In light of November's Supreme Court judgment that Deliveroo riders are not employees, Associate Andrew Lloyd discusses the rights of gig economy workers, in the International Bar Association's 'Global Insight' magazine.
Andrew explains that, in comparison with the 2021 Uber judgment, "The Uber drivers had less control over their work than the Deliveroo drivers. Uber monitored drivers' rates of acceptance and cancellation of trips and imposed penalties if not enough trips were accepted. Uber also exercised more control over its drivers including rules about the type of cars that its drivers could use and the routes that drivers took. It also imposed a rating system which was used as a tool for managing performance.
"Importantly (in part for obvious security reasons), the Uber drivers did not have an unfettered right of substitution. Uber drivers had to undergo checks before they could use the Uber app.
"In contrast, Deliveroo drivers had a lot more independence and operated more like a business. They had more discretion over when and how they worked and an individual with the Deliveroo app could appoint others to do their work."
Asked whether gig economy workers should enjoy more rights, Andrew comments, "That is a political question. It must be right that there are different rules for the genuinely self-employed. If you hire a plumber to fix your sink, you do not expect to pay that plumber sick pay or holiday pay if they don’t show up! While you can argue that some gig economy workers need more rights, it seems fair that they have different rights to employees. Flexibility often works both for the “employer” who can scale up as and when needed and for the individual (as the Deliveroo case has demonstrated)."
Andrew addresses how the UK's approach differs from European jurisdictions: "While different countries have different methods for determining employment status, most European countries will draw a distinction between employees and the genuinely self-employed.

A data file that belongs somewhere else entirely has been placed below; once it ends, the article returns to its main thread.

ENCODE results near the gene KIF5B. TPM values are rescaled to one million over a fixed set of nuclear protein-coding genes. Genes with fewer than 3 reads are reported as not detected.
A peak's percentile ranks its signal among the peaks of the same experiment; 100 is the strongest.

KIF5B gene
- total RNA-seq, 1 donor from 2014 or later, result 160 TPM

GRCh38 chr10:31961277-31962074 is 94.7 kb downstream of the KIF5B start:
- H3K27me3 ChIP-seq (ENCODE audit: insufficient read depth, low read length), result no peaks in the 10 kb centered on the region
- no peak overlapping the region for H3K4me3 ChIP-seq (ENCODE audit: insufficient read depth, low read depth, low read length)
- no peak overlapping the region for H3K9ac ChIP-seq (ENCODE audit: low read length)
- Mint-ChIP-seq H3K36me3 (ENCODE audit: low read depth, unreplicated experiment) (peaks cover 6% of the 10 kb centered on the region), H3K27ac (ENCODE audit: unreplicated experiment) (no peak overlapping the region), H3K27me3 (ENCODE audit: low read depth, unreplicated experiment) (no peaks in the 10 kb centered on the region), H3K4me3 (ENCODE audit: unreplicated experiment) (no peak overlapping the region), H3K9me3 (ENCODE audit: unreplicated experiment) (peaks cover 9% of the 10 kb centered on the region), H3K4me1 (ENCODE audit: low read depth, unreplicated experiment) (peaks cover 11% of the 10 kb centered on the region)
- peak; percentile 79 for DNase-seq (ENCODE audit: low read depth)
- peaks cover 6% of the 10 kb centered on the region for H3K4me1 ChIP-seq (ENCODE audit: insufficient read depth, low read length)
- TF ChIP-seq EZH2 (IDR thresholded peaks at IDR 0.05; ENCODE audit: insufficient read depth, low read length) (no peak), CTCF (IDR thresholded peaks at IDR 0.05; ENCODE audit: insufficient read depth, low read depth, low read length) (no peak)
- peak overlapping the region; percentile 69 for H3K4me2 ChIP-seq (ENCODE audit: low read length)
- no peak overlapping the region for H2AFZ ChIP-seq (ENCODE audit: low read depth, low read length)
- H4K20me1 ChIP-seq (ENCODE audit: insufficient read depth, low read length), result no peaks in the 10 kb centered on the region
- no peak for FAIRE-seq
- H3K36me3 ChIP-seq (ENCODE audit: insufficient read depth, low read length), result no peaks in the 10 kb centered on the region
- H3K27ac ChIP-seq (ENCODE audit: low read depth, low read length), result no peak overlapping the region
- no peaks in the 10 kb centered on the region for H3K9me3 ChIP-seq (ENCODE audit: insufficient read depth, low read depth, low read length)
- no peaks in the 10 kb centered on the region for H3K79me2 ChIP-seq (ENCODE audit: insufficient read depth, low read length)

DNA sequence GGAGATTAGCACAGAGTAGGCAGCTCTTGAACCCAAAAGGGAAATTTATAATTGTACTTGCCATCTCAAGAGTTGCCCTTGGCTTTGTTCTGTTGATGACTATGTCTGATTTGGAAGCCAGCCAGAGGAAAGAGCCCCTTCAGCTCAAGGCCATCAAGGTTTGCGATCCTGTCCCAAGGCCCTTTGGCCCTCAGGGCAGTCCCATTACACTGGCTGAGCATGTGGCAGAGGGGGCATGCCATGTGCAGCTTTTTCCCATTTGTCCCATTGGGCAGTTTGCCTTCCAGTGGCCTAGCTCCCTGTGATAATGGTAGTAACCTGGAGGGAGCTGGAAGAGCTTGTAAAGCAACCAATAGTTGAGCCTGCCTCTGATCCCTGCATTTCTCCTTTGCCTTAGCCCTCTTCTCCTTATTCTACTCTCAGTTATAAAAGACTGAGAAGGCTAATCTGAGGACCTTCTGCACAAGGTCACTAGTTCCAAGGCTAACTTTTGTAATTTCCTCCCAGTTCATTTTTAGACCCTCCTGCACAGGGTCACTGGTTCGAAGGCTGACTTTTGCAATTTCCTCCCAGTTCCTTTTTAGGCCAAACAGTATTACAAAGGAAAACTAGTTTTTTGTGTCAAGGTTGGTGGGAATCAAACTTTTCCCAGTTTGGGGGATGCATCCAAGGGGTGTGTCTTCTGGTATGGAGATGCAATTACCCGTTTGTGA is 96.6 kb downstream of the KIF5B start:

"By way of example, Germany has different rules for dependent workers (similar to the English definition of employee) and independent workers (who are akin to the genuinely self-employed). The tests are similar to the UK law and dependent worker status is based on similar factors including whether the individual has a right of substitution and the level of control exercised by the “employer”."
"Most European jurisdictions give workers more rights than the UK does. English employment rights have often been seen as a halfway between the employer-friendly law of the USA and the more employee-friendly rights of the European mainland.
"In the Netherlands most employees are entitled to receive 70% of their salary during their first two years of illness. In the UK, statutory sick pay is capped at £109.40 per week and it only lasts for 28 weeks.
"In another example, in the UK, most employees do not get basic protections from unfair dismissal until they have two years’ service (with some exceptions). In France, most employees have protections from day one (albeit with some allowances for a probationary period)."
Andrew's comments were published in the International Bar Association's 'Global Insight' magazine, 16 January 2024, and can be found here.